Spine side curvature (scoliosis), high-arched palate, long, slender and curved fingers (arachnodactyly), elevated foot arch (pes cavus), a funnel chest and pigeon chest – breastbone deformities (pectus excavatum or pectus carinatum), and knock-knee deformity (genu valgum) are also frequently seen.
Blood vessel occlusion due to the ripped-off blood clot (thromboembolism) is the major cause of morbidity and early death . It can affect any vessel. Blood clots accidents in the brain have been described in infants, although problems typically appear in young adults.
Among B6-responsive individuals, a vascular event in adolescence or adulthood is often the presenting feature of homocystinuria. Cerebral venous sinus thrombosis occurs when a blood clot forms in the brain’s venous sinuses which prevents blood from draining out of the brain and it has been a presenting sign in childhood.
Pregnancy increases the risk for thromboembolism, especially in the period after delivery (postpartum); most pregnancies, however, are uncomplicated.
CNS (central nervous system).
Delay in reaching language, thinking, social, or motor skills milestones (developmental delay) is often the first abnormal sign in individuals with homocystinuria. IQ in individuals with homocystinuria ranges from 10 to 138. B6-responsive individuals are more likely than individuals with B6-non-responsive homocystinuria to be cognitively intact or only mildly affected; the mean IQ of untreated individuals with B6 responsiveness is 79 versus 57 for those who are B6 non-responsive. B6-non-responsive individuals who were identified on newborn screening received early treatment and had good compliance (maintenance of plasma-free homocysteine <11 μmol/L) and had a mean IQ of 105.
Seizures occur in 21% of untreated individuals.
Many individuals have psychiatric problems including personality disorder, anxiety, depression, obsessive-compulsive behaviour, and delusions or hallucinations (psychotic) episodes. Psychosis may be a presenting sign in adolescence.
Nervous system impairments signs such as movement disorder that causes the muscles to contract involuntarily (dystonia) may occur.
include loss of colour (hypopigmentation) of the skin and hair, a rash on the nose and cheeks (malar flush), netlike pattern of reddish-blue skin discolouration (livedo reticularis), and inflammation of the pancreas (pancreatitis).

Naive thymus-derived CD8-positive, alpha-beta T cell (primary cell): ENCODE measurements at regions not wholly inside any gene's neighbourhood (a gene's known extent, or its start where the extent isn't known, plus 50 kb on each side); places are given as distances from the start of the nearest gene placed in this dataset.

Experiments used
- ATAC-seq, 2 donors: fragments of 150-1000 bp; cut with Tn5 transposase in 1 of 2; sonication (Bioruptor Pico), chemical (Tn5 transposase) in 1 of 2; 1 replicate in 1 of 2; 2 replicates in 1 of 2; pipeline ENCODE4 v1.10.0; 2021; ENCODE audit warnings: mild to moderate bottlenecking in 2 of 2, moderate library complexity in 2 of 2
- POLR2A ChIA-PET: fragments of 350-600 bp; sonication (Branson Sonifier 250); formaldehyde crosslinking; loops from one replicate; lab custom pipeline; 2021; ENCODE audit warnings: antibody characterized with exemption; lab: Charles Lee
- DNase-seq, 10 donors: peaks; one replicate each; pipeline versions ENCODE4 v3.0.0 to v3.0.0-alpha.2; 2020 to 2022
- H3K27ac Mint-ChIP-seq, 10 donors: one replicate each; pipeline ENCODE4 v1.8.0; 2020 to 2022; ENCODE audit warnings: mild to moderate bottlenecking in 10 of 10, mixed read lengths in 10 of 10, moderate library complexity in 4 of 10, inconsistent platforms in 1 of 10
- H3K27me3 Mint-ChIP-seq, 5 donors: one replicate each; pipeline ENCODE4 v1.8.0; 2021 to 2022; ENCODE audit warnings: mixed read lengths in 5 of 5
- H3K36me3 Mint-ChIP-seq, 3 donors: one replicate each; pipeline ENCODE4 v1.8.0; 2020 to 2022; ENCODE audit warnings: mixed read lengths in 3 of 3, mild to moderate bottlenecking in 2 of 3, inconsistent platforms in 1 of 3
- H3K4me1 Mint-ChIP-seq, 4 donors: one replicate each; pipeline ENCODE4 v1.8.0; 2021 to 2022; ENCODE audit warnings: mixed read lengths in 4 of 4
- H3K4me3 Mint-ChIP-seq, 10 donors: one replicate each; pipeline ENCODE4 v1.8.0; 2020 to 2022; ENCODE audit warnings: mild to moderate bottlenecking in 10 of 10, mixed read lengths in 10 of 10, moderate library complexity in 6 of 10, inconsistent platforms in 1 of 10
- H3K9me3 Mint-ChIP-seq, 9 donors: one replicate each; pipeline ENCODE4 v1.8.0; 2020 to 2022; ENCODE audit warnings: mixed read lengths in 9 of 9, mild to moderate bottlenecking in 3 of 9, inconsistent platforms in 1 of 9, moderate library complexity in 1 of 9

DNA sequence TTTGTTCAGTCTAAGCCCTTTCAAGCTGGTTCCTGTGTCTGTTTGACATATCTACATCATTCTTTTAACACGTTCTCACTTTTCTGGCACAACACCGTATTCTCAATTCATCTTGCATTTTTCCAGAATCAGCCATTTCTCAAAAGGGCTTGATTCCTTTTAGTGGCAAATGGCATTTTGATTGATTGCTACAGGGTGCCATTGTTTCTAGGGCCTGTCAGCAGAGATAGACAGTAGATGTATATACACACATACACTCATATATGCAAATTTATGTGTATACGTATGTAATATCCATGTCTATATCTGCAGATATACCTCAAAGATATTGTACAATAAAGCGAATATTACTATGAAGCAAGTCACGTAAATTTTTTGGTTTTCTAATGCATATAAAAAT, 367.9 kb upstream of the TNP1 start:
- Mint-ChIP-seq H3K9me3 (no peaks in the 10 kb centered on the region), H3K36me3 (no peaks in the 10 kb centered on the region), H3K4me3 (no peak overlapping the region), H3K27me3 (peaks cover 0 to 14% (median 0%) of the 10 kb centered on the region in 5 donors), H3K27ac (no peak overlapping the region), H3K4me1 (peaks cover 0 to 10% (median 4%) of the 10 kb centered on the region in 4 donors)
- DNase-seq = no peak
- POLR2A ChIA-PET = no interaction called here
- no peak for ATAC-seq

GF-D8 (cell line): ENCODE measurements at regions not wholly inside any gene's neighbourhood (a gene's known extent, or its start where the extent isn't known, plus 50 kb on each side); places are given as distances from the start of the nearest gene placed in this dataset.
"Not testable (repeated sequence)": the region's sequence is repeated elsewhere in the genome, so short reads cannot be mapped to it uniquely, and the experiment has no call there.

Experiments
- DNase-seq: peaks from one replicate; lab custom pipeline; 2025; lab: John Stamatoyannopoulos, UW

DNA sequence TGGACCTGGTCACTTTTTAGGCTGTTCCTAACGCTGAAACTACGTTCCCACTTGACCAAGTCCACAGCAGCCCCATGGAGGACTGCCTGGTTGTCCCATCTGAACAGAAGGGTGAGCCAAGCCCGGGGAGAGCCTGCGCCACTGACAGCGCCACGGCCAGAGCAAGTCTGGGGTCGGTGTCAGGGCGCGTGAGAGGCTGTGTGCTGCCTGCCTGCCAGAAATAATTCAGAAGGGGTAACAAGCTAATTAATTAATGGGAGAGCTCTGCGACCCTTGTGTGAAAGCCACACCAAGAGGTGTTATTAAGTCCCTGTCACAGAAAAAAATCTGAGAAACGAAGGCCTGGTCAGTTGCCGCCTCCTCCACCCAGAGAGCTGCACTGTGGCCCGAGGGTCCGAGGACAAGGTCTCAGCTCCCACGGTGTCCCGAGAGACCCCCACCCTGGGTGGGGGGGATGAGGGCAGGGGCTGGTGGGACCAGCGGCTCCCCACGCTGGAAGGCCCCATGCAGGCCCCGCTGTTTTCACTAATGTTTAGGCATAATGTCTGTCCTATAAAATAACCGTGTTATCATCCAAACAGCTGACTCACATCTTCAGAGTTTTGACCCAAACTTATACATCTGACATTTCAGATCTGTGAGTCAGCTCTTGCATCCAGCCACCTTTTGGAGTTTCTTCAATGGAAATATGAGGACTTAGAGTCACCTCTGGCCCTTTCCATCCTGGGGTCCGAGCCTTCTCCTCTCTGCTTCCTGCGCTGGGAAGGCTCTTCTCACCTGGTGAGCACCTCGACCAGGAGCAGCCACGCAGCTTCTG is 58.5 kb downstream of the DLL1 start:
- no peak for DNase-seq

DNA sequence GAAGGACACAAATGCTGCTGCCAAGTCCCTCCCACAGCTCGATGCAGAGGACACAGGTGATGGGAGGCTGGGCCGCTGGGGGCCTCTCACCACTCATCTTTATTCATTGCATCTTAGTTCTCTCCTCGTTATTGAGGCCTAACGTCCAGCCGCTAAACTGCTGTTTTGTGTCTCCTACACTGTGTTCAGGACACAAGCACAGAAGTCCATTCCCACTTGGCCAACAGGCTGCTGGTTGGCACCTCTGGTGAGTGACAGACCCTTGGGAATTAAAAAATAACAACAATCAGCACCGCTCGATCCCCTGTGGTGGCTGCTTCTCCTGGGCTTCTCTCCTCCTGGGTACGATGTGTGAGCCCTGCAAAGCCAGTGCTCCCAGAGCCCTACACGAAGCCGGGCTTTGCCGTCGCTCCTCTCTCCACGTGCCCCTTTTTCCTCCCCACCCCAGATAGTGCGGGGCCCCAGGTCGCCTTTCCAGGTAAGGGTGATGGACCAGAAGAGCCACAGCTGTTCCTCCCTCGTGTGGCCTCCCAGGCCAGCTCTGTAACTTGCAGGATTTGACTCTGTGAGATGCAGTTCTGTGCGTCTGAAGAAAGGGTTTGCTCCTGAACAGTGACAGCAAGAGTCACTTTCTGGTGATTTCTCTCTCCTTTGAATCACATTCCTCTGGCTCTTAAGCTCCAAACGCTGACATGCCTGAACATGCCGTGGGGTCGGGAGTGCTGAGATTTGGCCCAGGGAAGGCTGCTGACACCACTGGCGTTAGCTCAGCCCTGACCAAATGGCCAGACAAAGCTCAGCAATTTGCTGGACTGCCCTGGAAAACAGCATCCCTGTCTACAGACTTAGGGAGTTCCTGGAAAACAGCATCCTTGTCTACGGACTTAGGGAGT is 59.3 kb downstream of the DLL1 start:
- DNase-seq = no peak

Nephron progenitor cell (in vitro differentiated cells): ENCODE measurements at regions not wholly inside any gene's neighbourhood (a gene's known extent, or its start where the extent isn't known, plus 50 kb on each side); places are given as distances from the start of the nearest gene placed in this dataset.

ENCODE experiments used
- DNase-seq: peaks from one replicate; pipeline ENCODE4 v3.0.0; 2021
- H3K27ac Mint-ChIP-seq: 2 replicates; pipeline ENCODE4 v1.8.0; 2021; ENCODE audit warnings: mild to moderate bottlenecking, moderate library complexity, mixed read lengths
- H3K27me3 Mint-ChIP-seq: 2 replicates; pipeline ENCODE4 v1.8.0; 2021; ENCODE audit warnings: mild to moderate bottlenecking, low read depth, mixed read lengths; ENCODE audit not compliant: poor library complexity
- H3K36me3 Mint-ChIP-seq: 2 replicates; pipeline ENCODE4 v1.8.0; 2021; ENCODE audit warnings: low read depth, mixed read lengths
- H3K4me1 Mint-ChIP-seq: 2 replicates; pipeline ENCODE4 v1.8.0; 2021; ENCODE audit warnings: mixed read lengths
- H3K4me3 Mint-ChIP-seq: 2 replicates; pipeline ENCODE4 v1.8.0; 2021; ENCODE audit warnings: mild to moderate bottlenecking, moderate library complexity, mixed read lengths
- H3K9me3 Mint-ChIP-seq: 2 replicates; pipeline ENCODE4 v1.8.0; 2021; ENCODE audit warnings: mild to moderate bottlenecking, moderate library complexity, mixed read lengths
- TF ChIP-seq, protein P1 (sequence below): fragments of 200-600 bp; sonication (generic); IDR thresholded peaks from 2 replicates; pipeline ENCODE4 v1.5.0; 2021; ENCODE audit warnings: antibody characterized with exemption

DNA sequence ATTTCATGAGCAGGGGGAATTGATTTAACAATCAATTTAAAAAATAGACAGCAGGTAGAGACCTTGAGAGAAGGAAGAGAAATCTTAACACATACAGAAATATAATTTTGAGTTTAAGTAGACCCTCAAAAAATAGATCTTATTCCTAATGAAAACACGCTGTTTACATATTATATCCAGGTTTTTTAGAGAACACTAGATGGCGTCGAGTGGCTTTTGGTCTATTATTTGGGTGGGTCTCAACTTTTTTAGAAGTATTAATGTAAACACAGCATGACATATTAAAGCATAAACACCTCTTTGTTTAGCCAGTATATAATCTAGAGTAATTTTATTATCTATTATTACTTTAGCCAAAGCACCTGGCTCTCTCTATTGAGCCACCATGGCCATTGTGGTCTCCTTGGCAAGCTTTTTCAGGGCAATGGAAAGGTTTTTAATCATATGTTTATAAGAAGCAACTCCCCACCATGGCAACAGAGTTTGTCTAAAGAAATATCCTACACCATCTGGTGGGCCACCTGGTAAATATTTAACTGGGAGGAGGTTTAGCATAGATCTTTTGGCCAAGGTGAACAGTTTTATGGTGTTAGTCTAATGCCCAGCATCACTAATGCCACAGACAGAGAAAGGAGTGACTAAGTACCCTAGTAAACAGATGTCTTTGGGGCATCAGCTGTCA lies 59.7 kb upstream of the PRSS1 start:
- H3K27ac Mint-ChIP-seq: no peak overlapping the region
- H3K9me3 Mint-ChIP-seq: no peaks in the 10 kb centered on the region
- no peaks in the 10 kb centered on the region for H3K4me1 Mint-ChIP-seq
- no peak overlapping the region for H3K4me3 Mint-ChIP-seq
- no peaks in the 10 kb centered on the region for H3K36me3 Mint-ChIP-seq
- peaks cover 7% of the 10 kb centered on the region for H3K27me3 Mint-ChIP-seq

Treatment of symptoms: Treatment aims to correct biochemical abnormalities, especially to control plasma homocysteine concentrations and prevent the formation of blood clots (thrombosis). Complications of homocystinuria should be managed appropriately; e.g., by surgery for dislocated eye lens (ectopia lentis).
Prevention of primary manifestations: Individuals are treated to maintain normal or near-normal plasma total homocysteine concentrations using vitamin B6 (pyridoxine) therapy (if shown to be B6 responsive), a methionine-restricted diet, and folate and vitamin B12 supplementation. Betaine therapy is usually added to the therapeutic regimen; in adolescents and adults, betaine may be the major form of treatment, but it is preferable to remain on a life-long metabolic diet.
Surveillance: Affected individuals should be monitored at regular intervals to detect any clinical complications that may develop, for dietary compliance and measurement of plasma total homocysteine and amino acids.
Agents/circumstances to avoid: Hormone-containing medications that are taken by mouth to prevent pregnancy (oral contraceptives) in affected females. Surgery if possible. If surgery is required, appropriate fluid intake is important (intravenous fluid with 5% dextrose in 0.5 normal salines at 1.5 times maintenance should be given and continued until oral fluids are taken ad lib), with close monitoring to avoid fluid overload.
Evaluation of relatives at risk: Measurement of total homocysteine and amino acids in at-risk sibs immediately after birth ensures reduction of disease incidence (morbidity) and death rate (mortality) by early diagnosis and treatment. If the cystathionine beta-synthase (CBS) pathogenic gene variants in the family are known, molecular genetic testing can be used to clarify the genetic status of sibs
Pregnancy management: For women with classic homocystinuria: dietary treatment and betaine, and vitamin B6 for those B6 responsive, with careful biochemical monitoring throughout pregnancy. Prophylactic anticoagulation to prevent blood clot formation with blood thinner low molecular-weight heparin is recommended during the third trimester and after baby delivery (postpartum) to reduce the risk of a blood clot-caused vessel occlusion complication (thromboembolism).
Hormone-containing medications that are taken by mouth to prevent pregnancy (oral contraceptives), which may tend to increase blood clot formation (coagulability) and represent a risk for blood clot-related blood vessel occlusion (thromboembolism), should be avoided in females with homocystinuria.
Surgery should also be avoided if possible because the increase in plasma homocysteine concentrations during surgery and especially post-surgery elevates the risk for a thromboembolic event. If surgery is required, appropriate intravenous fluid administration is required before, during, and after surgery until fluids can be taken orally. If fluids this maintenance represent a risk in people with a known heart condition as a result of fluid overload, basic fluid maintenance may be administered with careful clinical observation.
Written By: Eesha Sharma
Genetics Ph.D., Stanford Alumni
Sister of Rare Disease Patient